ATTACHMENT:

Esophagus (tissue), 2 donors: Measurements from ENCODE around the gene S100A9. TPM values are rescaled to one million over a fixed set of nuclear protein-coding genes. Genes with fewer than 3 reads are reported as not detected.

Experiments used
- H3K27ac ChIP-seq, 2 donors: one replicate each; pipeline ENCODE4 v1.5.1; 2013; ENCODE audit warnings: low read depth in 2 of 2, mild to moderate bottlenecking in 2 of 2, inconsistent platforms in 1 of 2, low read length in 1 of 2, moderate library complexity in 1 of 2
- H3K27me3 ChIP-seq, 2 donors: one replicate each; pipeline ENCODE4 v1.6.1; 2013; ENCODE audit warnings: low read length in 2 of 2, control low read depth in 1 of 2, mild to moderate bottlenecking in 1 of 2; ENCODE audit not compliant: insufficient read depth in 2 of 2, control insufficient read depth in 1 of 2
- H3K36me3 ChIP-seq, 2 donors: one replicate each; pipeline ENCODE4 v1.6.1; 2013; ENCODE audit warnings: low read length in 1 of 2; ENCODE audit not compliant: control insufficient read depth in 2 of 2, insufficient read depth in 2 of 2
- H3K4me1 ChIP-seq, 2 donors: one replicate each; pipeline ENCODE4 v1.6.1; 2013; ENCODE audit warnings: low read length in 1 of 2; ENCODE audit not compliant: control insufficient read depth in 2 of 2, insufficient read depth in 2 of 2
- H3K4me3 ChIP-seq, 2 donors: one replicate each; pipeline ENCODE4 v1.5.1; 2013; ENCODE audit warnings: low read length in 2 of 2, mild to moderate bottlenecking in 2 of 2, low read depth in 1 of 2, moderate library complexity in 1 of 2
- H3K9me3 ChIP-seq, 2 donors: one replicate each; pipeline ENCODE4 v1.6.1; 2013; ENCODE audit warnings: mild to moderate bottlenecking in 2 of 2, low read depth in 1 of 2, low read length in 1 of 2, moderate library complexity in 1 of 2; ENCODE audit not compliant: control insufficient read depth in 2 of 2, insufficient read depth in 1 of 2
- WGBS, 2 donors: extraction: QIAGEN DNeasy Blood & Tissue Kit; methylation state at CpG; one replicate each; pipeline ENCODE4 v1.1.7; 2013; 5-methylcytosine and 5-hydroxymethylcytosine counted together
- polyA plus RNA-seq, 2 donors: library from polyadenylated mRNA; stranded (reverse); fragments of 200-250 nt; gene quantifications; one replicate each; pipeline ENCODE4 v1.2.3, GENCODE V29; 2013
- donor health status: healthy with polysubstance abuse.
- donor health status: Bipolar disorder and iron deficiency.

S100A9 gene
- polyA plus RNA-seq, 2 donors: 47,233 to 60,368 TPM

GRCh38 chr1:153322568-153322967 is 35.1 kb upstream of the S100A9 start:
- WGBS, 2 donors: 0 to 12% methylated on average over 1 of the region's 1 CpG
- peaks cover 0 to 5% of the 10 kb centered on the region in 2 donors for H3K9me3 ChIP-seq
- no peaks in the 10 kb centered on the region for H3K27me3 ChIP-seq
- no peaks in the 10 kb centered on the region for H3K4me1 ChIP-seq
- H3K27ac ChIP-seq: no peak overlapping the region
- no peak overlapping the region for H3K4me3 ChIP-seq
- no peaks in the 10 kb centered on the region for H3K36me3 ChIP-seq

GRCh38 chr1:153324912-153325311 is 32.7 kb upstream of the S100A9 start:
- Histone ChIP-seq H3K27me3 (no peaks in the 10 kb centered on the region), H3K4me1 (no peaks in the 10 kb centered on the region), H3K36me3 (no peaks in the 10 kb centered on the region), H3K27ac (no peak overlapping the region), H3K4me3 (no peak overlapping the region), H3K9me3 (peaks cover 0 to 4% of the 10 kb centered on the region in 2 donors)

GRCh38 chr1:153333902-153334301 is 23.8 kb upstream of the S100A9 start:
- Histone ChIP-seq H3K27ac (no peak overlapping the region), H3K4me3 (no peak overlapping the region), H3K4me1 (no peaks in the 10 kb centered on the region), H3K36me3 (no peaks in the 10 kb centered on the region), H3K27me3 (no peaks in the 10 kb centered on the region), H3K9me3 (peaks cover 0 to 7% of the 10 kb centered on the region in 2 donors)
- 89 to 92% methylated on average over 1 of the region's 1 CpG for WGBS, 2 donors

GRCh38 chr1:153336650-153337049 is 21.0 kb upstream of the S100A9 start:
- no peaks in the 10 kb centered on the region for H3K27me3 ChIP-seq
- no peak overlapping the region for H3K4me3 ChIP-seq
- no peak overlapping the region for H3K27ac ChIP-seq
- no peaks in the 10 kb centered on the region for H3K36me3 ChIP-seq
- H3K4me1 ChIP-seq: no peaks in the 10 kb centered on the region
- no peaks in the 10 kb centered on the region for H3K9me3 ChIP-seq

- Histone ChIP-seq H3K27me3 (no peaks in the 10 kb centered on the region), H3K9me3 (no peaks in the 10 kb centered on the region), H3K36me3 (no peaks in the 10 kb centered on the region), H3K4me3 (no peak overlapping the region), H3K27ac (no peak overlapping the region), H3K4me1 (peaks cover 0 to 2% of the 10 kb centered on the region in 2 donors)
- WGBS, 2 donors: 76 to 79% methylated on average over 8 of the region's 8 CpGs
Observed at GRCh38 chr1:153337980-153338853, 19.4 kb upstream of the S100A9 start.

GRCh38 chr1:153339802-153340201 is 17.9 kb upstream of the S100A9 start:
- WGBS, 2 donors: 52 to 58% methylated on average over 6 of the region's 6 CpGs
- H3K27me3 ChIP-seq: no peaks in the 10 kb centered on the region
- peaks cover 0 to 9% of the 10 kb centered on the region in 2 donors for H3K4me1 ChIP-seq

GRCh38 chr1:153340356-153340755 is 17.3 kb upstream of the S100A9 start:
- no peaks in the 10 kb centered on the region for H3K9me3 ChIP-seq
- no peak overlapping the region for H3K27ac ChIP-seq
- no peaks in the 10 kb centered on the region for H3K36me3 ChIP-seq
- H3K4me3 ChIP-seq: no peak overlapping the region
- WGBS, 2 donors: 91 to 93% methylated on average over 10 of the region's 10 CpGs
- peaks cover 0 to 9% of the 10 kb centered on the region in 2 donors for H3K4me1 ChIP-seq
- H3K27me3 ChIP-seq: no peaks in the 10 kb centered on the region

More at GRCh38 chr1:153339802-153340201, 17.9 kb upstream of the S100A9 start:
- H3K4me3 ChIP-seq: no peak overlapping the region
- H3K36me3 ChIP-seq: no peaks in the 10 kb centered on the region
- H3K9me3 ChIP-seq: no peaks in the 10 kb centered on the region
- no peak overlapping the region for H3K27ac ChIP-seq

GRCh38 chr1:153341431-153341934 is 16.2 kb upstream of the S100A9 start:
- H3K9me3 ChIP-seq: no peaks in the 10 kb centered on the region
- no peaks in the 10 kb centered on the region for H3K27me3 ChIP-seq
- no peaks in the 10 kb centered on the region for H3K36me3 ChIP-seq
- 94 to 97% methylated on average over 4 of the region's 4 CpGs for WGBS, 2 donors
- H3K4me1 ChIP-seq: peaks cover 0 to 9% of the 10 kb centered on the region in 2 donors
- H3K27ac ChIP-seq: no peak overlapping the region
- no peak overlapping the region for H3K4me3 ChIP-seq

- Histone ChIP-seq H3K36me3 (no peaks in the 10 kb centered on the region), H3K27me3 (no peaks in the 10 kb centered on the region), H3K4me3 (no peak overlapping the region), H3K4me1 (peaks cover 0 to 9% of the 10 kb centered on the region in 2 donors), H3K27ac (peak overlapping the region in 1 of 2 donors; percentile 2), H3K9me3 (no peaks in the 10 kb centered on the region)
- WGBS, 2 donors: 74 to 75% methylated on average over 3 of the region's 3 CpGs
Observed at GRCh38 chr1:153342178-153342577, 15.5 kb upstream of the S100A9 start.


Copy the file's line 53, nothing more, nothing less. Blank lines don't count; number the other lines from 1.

- H3K9me3 ChIP-seq: no peaks in the 10 kb centered on the region